Pakistan Must Return to the Vision of Jinnah
By Nayyer Ali MD

 

The horrific massacre of over a hundred school children should be a wake-up call to the people of Pakistan, and to the Pakistani elites, that the Taliban must be destroyed.  However, Pakistan has had many wake-up calls in the last eight years where terrible killings and terror acts have occurred and yet the army and the politicians look the other way and pretend this has nothing to do with Pakistan’s own misguided policies of the last 20 years.

It stretches even further back than that.  This whole mess stems from the failure to follow the guidance of the Quaid-i-Azam Muhammad Ali Jinnah, whose goal was never to create an Islamic state, but rather a state in which being Muslim would not be held against you.  The fact that the Muslims of India, in spite of a handful of high profile exceptions, have done so poorly in socioeconomic terms since 1947, falling behind even the Dalits, proves how prescient Jinnah was.  But he was also aware that the state of Pakistan had to be a state that served its people, not one that supported one religion or a particular sect of that religion.

It was that great liberal secularist Zulfikar Ali Bhutto that first poisoned the well by trying to mollify the mullahs by inserting a clause in the 1973 Constitution declaring the Ahmadiyyas to be non-Muslims.  Rather than satisfying the mullahs, it just whetted their appetite, and General Zia al-Haq, who overthrew Bhutto and had him hanged, then imposed his version of  Islam on the nation. 

It was during the 1980’s, while Zia was in power, that Pakistan got mixed up in the Afghan war with the Soviets.  Instead of making it a national cause, the Pakistanis and Saudis and Americans decided to make it a religious cause, turning it into a Jihad, and drawing in Muslims from across the Arab world to fight the Soviets.  The Soviet defeat gave the Pakistani establishment, both military and civilian, the notion that religious fanatics could make good proxies to fight Pakistan’s enemies and help it achieve its foreign policy goals.  After the Soviets left, Pakistan, under Benazir Bhutto, threw its support to the newly formed Taliban in 1994, and helped it to overrun almost all of Afghanistan.  Meanwhile, other groups were formed to carry out guerrilla attacks in Indian-held Kashmir in an attempt to get India to give up the province.  At its height, India had to deploy 500,000 security forces to keep its grip on Kashmir, and in the process carried out awful human rights abuses against the Muslim civilians.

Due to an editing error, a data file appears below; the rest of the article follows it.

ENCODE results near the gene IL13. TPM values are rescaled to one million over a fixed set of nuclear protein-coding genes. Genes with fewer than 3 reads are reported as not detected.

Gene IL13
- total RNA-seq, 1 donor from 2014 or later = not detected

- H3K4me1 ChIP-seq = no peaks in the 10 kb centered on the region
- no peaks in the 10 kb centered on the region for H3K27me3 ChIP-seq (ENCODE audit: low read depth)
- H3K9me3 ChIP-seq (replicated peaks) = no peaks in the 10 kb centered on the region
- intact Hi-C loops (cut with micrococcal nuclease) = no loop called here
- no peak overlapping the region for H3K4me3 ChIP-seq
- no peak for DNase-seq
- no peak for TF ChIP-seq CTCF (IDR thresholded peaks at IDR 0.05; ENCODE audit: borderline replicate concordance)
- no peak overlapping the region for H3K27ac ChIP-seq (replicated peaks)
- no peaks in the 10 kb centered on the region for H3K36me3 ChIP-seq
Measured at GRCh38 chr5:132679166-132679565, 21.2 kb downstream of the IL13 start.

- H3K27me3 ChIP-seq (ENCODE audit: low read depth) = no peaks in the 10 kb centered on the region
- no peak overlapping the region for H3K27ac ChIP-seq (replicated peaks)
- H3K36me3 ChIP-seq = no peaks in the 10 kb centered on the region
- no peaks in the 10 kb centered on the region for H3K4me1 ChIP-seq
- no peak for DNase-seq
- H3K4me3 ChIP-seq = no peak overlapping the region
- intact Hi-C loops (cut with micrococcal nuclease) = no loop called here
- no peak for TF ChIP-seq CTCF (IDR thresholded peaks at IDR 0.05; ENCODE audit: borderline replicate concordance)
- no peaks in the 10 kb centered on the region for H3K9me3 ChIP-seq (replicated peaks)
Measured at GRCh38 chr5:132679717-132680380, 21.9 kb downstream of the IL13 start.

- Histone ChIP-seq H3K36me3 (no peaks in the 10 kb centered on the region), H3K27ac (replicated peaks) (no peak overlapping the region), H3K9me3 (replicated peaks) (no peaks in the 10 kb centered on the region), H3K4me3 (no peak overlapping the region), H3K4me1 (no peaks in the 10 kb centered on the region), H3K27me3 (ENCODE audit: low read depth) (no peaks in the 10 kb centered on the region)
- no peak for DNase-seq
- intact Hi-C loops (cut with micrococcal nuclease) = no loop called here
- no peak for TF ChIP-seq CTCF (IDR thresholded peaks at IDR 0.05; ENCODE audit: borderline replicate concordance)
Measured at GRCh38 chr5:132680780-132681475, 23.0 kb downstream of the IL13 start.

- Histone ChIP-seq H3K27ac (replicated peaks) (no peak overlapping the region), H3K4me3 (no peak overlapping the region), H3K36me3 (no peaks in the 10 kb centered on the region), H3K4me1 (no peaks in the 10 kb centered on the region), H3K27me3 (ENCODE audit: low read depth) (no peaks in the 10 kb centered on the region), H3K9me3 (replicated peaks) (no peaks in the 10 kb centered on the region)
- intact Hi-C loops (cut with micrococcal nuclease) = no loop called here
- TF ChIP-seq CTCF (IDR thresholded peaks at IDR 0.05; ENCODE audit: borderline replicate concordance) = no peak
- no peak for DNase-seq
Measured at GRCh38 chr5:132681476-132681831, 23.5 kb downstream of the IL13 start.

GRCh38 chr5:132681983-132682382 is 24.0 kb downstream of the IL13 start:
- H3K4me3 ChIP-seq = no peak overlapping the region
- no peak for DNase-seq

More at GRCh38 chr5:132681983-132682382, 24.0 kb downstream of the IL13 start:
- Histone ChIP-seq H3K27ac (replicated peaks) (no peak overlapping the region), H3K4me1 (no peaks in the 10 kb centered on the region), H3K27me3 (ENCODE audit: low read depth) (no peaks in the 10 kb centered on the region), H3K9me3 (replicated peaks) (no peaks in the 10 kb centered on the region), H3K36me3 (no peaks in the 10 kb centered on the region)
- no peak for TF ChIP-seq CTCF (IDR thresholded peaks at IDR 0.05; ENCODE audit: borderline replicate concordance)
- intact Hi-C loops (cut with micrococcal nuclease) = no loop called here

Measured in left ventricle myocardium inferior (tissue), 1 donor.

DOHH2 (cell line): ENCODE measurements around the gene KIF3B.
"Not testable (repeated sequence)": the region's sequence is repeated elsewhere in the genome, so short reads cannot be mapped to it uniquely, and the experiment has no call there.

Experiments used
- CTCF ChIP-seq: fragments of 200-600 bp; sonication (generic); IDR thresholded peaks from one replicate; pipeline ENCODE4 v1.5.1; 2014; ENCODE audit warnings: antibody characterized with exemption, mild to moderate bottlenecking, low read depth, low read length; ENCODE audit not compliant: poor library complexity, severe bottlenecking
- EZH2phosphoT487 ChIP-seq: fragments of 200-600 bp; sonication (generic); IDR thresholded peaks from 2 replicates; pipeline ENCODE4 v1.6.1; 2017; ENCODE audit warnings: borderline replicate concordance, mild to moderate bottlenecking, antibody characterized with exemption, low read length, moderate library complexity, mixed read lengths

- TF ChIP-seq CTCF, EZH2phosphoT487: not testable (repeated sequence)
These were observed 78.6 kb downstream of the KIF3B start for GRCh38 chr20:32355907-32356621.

But after 9/11, Pakistan was forced to give up its blatant support for the Taliban in Afghanistan, and US dislodged them turning over the country to Karzai and the forces that made up the Northern Alliance.  But Pakistan was not ready to give up its strategy.  While supporting the US on the one hand, it continued to nurture the remnants of the Taliban that had fled to Pakistan, and by 2006 the insurgency in Afghanistan had begun to take off again. 

It was about that time that some of the Pashtuns in Pakistan in the Tribal areas began to coalesce as a Taliban group, but as a Pakistani Taliban whose goal was not to take power in Kabul, but rather in Islamabad.  They briefly took hold of Swat Valley before being driven out, then have been in the Tribal areas where they have taken refuge.  The problem is that the Pakistani army and politicians want to hold onto and support the “good” bloodthirsty fanatics that do Pakistan’s bidding in Afghanistan or Kashmir, but they want the “bad” bloodthirsty fanatics to stop terrorizing the people of Pakistan.  This can’t work.

The policy of supporting extremism is a total failure, both in practical and moral terms.  It has led to the deaths of thousands of Pakistanis, and kept a senseless war going in Afghanistan.  Does anyone seriously think the people of Afghanistan would be better off if the Taliban somehow regained power?  There is only one answer to this scourge.  Those who oppose the state of Pakistan must be destroyed, unless they renounce violence and lay down their arms.  But the Pakistani elite must realize that will only work if all extremists are treated the same.  The Taliban must be dissolved, whether they are Afghan or Pakistani.  No other route will end this carnage.   The people of Pakistan must understand that this terrorism is not coming from the CIA or the RAW, but has sprouted  from the common source of religious fanaticism that has been hurting Pakistan for decades.  Pakistan must return to the vision of Jinnah, a modern nation-state that treats all its citizens as equals, and protects their human rights and provides for their dignity. 

 

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Editor: Akhtar M. Faruqui
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